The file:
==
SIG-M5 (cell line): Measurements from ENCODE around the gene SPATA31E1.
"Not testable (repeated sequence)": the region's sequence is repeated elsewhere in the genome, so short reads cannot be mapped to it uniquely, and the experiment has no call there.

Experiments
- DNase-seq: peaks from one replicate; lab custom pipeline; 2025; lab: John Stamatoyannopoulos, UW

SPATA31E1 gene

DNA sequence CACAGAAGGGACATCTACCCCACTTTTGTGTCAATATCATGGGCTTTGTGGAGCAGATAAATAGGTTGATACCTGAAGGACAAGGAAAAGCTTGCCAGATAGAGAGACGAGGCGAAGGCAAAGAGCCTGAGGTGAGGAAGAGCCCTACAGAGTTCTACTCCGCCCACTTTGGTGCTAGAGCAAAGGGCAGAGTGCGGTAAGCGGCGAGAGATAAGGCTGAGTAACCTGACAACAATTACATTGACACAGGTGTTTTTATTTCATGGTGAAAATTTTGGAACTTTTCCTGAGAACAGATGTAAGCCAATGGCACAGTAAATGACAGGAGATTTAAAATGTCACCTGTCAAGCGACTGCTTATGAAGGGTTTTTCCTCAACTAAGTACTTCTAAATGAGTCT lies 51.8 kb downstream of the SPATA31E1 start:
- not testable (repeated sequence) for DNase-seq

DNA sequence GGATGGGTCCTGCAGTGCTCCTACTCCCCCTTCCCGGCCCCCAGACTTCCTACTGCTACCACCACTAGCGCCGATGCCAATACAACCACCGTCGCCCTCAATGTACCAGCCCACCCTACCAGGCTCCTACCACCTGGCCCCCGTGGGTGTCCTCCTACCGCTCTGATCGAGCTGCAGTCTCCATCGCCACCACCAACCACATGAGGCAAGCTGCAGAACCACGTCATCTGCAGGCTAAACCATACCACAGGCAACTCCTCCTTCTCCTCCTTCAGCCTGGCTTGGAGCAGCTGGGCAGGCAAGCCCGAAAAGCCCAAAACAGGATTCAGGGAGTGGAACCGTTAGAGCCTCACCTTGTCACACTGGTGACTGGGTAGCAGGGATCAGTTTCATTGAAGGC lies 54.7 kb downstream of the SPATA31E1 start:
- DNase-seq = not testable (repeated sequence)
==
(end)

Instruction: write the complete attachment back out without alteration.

SIG-M5 (cell line): Measurements from ENCODE around the gene SPATA31E1.
"Not testable (repeated sequence)": the region's sequence is repeated elsewhere in the genome, so short reads cannot be mapped to it uniquely, and the experiment has no call there.

Experiments
- DNase-seq: peaks from one replicate; lab custom pipeline; 2025; lab: John Stamatoyannopoulos, UW

SPATA31E1 gene

DNA sequence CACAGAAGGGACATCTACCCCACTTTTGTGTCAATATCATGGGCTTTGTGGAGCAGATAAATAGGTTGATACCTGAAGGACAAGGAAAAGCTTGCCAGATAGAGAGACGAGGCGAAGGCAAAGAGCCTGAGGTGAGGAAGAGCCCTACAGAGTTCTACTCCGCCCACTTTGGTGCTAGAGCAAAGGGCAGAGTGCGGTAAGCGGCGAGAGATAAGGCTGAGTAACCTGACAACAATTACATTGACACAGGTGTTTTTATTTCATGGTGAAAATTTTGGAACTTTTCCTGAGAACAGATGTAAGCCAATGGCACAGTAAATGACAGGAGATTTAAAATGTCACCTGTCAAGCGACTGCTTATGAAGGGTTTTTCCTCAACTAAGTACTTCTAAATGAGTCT lies 51.8 kb downstream of the SPATA31E1 start:
- not testable (repeated sequence) for DNase-seq

DNA sequence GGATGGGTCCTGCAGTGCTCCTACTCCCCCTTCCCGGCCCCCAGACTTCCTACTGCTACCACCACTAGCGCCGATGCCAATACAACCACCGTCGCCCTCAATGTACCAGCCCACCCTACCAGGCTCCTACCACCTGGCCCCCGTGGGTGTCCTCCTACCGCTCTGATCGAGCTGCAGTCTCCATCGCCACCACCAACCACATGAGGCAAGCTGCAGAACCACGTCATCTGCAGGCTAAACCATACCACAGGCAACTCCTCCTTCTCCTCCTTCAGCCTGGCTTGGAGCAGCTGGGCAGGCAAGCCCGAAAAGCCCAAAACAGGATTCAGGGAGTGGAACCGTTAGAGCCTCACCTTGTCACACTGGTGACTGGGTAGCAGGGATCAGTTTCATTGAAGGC lies 54.7 kb downstream of the SPATA31E1 start:
- DNase-seq = not testable (repeated sequence)